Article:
by Susan Pa’iniu Floyd
Aloha and Mana, these principles are the backbone of Huna. Applying them is a skill worth mastering.
Aloha: to love is to be happy with. If we love someone or something we are happy with them, we don't judge
them. Sometimes we might prefer it if they made different choices, but love is being happy anyway. Deep love
is wanting another's happiness, even if that leads them away from us. What if "being happy with" is hard?
This is where Mana helps: remembering you have the power within and then using it. Making decisions.
This year my cat Fred stopped eating. The vet said Fred had a cancerous tumor in the intestines and was
beyond help. Did I want him to put Fred to sleep? Not right away, as long as he wasn't in pain. I took Fred
home and kept him indoors so I could spend as much time with him as possible. Then I had to decide, should I
end his life? I asked a wise friend, SKK, who said, "It's your decision." I asked what he would do if it
were his decision and he said "I would honor the cats instincts." This meant to me to let Fred outside. He
was often sitting staring at the door. Once free, Fred chose to leave home and stay at a neighbor's yard
under their car. This choice hurt me (no, I decided to be hurt by Fred's choice. See the difference?), but
it was his choice and I love him. I visited him several times a day, so he'd be sure to know I loved him,
until he finally disappeared. Even then, I knew Fred was helping me prepare for other life experiences.
Not long ago a good friend decided to move away from Kauai. I miss her a lot. And yet, I honor her choice
every bit as much as Fred's. I love her and want her to be happy wherever her path leads her. Like with
Fred, it was a difficult decision not to impose my values on her, but unconditional love means just that,
unconditional. My prayer for them and all my friends, is that their choices continue to bring them
Another friend moved in a different direction last year. Annemarie Assmann took a swim to be with the
dolphins and didn't return. She drowned on the Big Island during our Kino Mana Teacher Training last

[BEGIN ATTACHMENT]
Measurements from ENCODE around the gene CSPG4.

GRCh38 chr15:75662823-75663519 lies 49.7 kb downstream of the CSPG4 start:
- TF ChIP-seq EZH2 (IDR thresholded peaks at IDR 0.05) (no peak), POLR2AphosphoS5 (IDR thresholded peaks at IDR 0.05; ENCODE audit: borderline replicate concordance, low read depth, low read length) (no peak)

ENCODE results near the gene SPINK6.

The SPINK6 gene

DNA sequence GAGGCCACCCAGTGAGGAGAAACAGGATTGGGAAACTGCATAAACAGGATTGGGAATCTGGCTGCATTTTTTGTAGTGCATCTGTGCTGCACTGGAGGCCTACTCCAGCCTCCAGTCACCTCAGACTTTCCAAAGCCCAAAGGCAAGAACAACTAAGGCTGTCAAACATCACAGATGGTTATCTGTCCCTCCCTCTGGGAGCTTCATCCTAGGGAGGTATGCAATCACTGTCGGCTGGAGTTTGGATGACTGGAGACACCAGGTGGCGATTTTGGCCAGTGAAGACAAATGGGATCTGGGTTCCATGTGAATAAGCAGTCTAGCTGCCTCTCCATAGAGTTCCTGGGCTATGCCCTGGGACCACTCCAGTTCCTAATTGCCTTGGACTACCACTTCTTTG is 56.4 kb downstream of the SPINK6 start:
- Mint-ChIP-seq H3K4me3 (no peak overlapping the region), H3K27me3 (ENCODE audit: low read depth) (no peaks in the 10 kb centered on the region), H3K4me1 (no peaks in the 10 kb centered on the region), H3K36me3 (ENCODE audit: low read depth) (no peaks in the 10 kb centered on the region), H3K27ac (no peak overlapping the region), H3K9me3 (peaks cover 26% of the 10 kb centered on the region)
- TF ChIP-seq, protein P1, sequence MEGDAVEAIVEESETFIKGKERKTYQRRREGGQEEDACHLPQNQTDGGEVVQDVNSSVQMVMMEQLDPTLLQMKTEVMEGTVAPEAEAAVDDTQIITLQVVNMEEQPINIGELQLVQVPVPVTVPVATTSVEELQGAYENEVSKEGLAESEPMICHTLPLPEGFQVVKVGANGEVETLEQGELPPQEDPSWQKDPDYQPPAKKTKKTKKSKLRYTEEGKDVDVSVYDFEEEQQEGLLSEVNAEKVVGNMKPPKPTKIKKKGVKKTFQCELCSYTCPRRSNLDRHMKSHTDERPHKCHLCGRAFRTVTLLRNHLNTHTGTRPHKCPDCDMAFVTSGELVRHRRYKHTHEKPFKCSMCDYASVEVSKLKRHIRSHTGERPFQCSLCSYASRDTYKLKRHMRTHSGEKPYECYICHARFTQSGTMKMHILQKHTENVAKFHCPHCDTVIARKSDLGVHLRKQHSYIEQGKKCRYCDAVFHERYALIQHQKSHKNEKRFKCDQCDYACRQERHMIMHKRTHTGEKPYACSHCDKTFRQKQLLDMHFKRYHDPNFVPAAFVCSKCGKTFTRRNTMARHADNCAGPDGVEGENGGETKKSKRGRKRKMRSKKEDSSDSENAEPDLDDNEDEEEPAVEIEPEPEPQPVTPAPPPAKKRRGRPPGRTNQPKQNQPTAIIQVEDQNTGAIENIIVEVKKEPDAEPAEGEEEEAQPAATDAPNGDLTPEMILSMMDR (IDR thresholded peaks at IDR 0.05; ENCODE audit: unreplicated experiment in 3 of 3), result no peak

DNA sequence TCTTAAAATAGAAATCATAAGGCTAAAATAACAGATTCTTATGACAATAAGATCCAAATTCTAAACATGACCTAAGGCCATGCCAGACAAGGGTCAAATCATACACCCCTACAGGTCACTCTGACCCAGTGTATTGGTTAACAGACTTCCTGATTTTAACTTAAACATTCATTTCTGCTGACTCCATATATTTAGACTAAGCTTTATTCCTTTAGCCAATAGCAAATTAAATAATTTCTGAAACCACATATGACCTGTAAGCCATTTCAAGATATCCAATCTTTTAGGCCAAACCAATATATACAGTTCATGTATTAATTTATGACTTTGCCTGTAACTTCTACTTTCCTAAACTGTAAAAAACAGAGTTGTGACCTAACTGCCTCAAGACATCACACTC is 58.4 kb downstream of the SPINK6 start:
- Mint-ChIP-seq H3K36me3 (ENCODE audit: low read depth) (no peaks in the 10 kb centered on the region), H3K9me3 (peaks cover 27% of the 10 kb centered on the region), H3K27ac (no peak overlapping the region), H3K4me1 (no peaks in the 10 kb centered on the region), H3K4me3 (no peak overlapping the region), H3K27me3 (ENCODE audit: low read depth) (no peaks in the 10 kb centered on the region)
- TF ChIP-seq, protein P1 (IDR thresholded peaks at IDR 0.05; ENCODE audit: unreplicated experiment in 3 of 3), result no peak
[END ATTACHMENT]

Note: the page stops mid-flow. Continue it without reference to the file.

November. I thought I had made peace with the experience, transforming my anguish at losing her physical
presence (her spirit is often present), and yet a recent experience showed me otherwise.
I was sitting in the sun on the beach, gazing into the calm, blue ocean when a thought occurred to me. Was I
deciding not to swim because I was afraid of the ocean? (Lately I had been refusing to join my friends in
the water, saying it was too cold or I was too tired) I love the ocean, so this radical thought got my
attention. Was there a ku conflict? Out came the shaman stones. Sure enough, after a few questions, I
learned my ku was feeling at least partly responsible for Annemarie's death. Time for reprogramming with the
stones. Each time I checked ku's learning, however, I discovered it still felt partly responsible.
Obviously I had some teaching work to do on a deep level. I began by examining my conscious beliefs so I
could be very clear what they were. I believe in Mana-all power comes from within. If power is within
everyone and everything, no one can make things happen to another. We influence events but all elements
involved are there by their own mana, sometimes consciously participating, often unconsciously cooperating.
Whose mana was it that our whole class was present at Annemarie's passing (it was a free morning)? Whose
mana was it that 50 or more people were on the beach or in the water and no one ever heard a cry for help or
saw a waving hand? Shamans are activists, healers. If we could have saved her, we would have. God knows we
tried. But the very fact that we couldn't, despite all of our efforts, all of our prayers, all of our love,
must mean a greater mana was holding course. We salute your mana, Annemarie. One way we have of showing our
love is to stop being sad or feeling guilty for our part in your dance and instead be honored. Ich liebe
dich, Annemarie. Aloha nui.
Today I decided to be happy with me too, AlohaMana. (Ku understands the teaching) Tomorrow I swim!
Susan Pa'iniu Floyd is an Alakai of Huna International and the Managing Director of Aloha International. She
trains practitioners of Hawaiian massage and teachers of Huna, and teaches classes and courses on Huna,
Hawaiian Massage, Hawaiian Shamanism and Hula throughout the world, especially in Europe. Check the Activity Hut for her schedule and contact her by the
information given below.
Copyright by Aloha International 2001